NEWBURY — Selectmen are again under pressure to authorize removal of the 138-year-old Larkin Mill Dam.
At a recent meeting, Brad Chase of the state’s Division of Marine Fisheries urged the board to reconsider a previous stance it took against demolishing the dam as a way to improve the viability of migratory fish that rely on the fish passage located there. Selectmen had a lengthy discussion but took no immediate action.
In December 2011, town leaders voted against removing the dam, siding instead with public safety officials who thought the old dam could play a crucial role if a highway accident caused a spill into the Parker River. Interstate 95 crosses over the Parker River a couple hundred yards or so upstream from the dam.
Selectman Chuck Bear told his colleagues last Tuesday that the Fire and Water Departments have not changed their minds about the potential threat to public safety and the water supply that they feel comes with removal of the dam. But Chase contends the structure would “likely not” slow any leakage from the typical types of contaminant spills that occur on a highway.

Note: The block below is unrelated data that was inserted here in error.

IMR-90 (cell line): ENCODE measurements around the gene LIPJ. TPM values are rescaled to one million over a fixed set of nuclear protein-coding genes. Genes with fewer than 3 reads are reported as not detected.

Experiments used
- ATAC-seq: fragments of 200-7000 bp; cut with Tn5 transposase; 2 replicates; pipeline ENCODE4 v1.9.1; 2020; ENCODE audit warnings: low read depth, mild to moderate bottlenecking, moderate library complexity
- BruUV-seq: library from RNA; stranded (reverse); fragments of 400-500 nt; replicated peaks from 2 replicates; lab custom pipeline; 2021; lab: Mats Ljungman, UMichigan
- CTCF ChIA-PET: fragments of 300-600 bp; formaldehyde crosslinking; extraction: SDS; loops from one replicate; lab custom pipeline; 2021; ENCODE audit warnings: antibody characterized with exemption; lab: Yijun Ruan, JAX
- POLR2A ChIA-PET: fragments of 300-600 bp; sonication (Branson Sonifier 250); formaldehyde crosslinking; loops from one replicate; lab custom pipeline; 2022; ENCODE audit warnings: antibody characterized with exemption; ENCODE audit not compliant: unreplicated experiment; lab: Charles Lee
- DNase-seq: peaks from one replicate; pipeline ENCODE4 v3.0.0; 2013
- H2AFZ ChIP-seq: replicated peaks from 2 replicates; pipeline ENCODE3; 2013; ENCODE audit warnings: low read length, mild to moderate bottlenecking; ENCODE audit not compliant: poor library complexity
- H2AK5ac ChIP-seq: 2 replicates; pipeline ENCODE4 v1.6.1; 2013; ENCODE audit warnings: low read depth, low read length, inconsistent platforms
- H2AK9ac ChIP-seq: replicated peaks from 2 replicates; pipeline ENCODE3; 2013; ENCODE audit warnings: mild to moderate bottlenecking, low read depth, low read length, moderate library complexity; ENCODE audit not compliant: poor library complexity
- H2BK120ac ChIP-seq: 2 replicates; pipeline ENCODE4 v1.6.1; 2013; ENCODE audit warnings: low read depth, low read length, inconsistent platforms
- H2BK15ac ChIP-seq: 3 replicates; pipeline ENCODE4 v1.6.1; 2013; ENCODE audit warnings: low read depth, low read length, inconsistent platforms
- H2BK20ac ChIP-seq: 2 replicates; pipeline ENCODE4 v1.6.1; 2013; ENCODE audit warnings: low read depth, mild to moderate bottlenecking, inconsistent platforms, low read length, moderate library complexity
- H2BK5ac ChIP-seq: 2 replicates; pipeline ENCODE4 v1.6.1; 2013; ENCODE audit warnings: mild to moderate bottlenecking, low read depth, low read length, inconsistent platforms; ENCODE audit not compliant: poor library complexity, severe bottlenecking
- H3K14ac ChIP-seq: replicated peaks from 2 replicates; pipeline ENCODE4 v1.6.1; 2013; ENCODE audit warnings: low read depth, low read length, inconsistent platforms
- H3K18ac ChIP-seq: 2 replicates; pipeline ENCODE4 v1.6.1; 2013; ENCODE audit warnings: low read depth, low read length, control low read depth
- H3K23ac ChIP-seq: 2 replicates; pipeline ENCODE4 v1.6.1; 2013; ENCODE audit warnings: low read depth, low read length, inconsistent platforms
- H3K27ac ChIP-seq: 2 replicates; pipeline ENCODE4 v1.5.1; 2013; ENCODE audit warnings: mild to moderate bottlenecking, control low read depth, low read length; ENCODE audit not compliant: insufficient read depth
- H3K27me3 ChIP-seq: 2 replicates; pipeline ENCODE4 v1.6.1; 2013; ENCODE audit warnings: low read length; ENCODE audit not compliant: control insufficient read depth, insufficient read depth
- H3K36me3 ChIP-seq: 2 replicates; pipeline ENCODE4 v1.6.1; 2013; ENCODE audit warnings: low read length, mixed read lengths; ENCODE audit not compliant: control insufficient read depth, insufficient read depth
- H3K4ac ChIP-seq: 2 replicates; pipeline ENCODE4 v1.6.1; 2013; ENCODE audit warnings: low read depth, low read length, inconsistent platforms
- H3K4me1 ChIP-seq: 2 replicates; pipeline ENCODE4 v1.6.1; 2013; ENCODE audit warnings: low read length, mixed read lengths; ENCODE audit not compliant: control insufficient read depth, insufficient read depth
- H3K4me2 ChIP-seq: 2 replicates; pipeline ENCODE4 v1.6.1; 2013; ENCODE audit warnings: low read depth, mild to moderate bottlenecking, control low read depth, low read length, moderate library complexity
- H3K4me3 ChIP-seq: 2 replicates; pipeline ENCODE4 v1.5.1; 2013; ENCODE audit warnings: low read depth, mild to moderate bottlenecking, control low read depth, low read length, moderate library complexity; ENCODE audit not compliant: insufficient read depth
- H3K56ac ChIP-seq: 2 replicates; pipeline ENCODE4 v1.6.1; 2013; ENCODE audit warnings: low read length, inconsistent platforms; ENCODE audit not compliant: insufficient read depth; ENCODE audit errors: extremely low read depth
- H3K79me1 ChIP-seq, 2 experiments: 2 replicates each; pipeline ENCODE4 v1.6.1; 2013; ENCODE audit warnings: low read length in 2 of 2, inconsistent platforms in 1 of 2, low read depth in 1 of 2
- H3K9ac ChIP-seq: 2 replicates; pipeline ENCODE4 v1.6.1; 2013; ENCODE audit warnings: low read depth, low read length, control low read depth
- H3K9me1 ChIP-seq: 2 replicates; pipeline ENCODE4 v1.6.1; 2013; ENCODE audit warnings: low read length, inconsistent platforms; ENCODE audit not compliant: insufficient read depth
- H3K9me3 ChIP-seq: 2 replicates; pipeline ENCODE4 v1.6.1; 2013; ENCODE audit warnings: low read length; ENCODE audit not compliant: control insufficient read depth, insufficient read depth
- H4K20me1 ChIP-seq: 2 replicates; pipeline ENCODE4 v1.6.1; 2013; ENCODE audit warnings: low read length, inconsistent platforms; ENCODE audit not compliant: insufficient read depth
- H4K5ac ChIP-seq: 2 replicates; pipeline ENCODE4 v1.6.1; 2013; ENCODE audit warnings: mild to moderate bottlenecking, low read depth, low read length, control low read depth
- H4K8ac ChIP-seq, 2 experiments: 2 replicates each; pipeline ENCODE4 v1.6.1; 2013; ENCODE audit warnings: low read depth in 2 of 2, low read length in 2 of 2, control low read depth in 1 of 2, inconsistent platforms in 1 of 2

Migratory diadromous fish — such as alewife, blueback herring, white perch, rainbow smelt, American eel, and sea lamprey — are a crucial part of the food chain upon which fishing fleets in this region depend. The fish runs of the six dams that make up the Parker River system play a key regional role in the sustainability of this marine population.
But according to Chase, impaired fish passage and degraded habitats are fostering the decline of runs of these types of fish in recent years. “Significant local stewardship and cooperative efforts among local, state and federal partners” are needed in order to stem this trend, he said.
Under state law, dam owners are required to maintain fish passages.